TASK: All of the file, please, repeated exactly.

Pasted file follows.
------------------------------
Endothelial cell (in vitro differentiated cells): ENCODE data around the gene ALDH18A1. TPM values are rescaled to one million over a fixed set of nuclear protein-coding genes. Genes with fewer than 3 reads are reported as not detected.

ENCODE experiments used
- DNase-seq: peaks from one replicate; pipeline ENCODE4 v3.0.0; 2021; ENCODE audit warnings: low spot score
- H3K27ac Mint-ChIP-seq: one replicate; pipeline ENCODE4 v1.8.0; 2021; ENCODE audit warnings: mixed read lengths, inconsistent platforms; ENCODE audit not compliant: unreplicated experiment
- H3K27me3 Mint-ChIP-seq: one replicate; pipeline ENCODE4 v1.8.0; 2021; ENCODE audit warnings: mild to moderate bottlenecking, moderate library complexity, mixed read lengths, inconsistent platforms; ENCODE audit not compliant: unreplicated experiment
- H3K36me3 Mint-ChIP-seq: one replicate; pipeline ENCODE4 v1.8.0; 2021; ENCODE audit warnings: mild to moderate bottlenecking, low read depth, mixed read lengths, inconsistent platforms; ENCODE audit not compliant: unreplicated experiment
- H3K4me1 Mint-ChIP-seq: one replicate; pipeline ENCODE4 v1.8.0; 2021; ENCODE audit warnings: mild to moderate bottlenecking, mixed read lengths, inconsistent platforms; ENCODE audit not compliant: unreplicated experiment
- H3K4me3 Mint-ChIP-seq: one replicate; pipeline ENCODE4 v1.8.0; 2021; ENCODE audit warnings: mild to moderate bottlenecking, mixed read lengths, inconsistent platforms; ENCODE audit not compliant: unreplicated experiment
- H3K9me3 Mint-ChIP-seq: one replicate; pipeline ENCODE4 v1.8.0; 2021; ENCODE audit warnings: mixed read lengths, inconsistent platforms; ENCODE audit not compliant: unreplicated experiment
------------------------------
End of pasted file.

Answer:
Endothelial cell (in vitro differentiated cells): ENCODE data around the gene ALDH18A1. TPM values are rescaled to one million over a fixed set of nuclear protein-coding genes. Genes with fewer than 3 reads are reported as not detected.

ENCODE experiments used
- DNase-seq: peaks from one replicate; pipeline ENCODE4 v3.0.0; 2021; ENCODE audit warnings: low spot score
- H3K27ac Mint-ChIP-seq: one replicate; pipeline ENCODE4 v1.8.0; 2021; ENCODE audit warnings: mixed read lengths, inconsistent platforms; ENCODE audit not compliant: unreplicated experiment
- H3K27me3 Mint-ChIP-seq: one replicate; pipeline ENCODE4 v1.8.0; 2021; ENCODE audit warnings: mild to moderate bottlenecking, moderate library complexity, mixed read lengths, inconsistent platforms; ENCODE audit not compliant: unreplicated experiment
- H3K36me3 Mint-ChIP-seq: one replicate; pipeline ENCODE4 v1.8.0; 2021; ENCODE audit warnings: mild to moderate bottlenecking, low read depth, mixed read lengths, inconsistent platforms; ENCODE audit not compliant: unreplicated experiment
- H3K4me1 Mint-ChIP-seq: one replicate; pipeline ENCODE4 v1.8.0; 2021; ENCODE audit warnings: mild to moderate bottlenecking, mixed read lengths, inconsistent platforms; ENCODE audit not compliant: unreplicated experiment
- H3K4me3 Mint-ChIP-seq: one replicate; pipeline ENCODE4 v1.8.0; 2021; ENCODE audit warnings: mild to moderate bottlenecking, mixed read lengths, inconsistent platforms; ENCODE audit not compliant: unreplicated experiment
- H3K9me3 Mint-ChIP-seq: one replicate; pipeline ENCODE4 v1.8.0; 2021; ENCODE audit warnings: mixed read lengths, inconsistent platforms; ENCODE audit not compliant: unreplicated experiment